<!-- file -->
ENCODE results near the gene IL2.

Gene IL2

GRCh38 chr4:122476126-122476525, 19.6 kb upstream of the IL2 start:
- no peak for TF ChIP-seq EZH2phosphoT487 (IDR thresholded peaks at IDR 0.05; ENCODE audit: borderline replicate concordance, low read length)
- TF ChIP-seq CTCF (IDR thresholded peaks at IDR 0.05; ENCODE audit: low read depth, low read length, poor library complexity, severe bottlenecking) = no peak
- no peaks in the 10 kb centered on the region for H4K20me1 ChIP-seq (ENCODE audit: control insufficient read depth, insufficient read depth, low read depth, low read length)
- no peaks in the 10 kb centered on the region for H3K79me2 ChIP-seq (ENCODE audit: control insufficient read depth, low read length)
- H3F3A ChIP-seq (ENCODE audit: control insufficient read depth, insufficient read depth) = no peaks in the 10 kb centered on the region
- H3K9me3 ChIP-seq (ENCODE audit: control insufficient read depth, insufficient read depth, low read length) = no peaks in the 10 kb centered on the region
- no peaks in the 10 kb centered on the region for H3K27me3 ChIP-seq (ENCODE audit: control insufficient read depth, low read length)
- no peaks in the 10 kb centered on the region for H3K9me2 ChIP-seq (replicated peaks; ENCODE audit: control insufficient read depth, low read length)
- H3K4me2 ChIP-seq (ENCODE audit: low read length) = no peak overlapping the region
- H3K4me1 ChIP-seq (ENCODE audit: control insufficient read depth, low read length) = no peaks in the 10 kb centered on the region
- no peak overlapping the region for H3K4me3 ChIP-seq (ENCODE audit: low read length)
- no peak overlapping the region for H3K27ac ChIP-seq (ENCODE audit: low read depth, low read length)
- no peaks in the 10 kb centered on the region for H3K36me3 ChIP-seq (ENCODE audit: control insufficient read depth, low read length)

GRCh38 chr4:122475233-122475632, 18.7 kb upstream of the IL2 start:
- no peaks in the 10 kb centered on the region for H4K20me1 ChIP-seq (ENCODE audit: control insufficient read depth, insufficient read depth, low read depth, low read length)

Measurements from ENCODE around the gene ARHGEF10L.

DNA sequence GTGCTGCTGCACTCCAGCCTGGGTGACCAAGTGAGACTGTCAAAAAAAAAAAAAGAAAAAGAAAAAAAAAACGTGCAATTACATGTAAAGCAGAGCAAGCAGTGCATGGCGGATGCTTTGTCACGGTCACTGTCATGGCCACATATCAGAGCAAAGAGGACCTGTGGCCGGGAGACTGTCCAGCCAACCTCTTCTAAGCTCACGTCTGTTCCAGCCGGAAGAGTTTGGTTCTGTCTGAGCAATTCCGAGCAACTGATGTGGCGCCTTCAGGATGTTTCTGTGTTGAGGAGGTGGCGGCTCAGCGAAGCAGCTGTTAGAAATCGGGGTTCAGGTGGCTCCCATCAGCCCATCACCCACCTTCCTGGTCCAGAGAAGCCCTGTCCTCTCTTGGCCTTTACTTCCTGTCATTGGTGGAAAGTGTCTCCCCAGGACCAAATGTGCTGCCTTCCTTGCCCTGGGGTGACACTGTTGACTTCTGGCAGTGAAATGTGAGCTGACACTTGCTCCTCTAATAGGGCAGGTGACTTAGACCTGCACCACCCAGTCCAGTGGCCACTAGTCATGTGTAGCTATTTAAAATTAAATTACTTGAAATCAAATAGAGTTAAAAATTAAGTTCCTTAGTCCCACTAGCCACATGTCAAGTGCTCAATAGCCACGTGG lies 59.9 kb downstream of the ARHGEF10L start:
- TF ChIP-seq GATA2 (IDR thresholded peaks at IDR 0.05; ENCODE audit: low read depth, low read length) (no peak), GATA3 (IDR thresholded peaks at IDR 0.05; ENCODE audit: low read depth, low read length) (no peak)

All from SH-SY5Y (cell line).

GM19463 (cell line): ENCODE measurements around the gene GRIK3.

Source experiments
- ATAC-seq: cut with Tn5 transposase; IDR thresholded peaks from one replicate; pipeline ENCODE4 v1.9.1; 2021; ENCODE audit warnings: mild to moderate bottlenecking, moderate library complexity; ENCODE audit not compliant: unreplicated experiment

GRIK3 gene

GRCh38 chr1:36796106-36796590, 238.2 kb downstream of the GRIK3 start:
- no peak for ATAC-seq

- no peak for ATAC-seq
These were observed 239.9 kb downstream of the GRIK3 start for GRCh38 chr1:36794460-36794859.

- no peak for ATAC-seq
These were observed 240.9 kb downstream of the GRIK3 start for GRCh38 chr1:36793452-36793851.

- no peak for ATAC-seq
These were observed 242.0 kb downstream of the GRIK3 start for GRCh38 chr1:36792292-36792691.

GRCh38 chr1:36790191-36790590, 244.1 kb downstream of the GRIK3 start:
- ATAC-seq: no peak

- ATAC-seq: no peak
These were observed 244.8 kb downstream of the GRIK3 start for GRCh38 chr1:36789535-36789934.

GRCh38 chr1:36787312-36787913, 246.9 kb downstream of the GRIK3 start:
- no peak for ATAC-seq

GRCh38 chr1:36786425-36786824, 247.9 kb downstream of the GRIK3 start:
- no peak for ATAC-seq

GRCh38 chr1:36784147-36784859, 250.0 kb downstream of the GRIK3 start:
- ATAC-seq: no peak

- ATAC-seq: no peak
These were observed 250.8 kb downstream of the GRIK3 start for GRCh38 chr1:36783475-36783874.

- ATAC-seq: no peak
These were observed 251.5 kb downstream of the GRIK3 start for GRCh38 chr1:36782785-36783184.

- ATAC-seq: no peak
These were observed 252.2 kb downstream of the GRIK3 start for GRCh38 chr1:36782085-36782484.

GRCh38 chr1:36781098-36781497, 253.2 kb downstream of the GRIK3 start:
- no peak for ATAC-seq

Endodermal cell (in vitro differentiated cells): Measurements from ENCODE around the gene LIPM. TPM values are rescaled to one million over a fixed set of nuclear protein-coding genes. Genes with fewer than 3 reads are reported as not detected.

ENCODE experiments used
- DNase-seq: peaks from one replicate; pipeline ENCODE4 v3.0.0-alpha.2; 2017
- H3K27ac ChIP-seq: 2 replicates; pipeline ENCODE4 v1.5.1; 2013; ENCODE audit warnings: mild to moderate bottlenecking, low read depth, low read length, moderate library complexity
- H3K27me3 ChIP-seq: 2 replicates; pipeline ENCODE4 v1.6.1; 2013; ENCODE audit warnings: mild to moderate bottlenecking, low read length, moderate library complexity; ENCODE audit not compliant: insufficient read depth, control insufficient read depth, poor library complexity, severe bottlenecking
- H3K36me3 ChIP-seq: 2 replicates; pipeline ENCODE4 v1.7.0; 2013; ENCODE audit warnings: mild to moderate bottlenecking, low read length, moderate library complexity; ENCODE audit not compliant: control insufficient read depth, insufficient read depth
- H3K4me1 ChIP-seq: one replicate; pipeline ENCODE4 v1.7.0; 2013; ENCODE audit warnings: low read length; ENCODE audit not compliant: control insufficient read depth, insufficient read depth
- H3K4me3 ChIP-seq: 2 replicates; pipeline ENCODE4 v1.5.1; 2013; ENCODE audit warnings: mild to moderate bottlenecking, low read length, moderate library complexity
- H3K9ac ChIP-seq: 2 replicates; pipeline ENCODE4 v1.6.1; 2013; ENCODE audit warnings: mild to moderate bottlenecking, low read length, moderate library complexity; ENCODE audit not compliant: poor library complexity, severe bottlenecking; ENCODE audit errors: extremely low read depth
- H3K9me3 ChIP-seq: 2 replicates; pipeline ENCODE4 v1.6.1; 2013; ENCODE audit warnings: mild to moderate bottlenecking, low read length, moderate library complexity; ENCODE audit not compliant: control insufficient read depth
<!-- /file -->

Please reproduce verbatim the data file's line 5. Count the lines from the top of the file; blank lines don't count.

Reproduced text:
- TF ChIP-seq CTCF (IDR thresholded peaks at IDR 0.05; ENCODE audit: low read depth, low read length, poor library complexity, severe bottlenecking) = no peak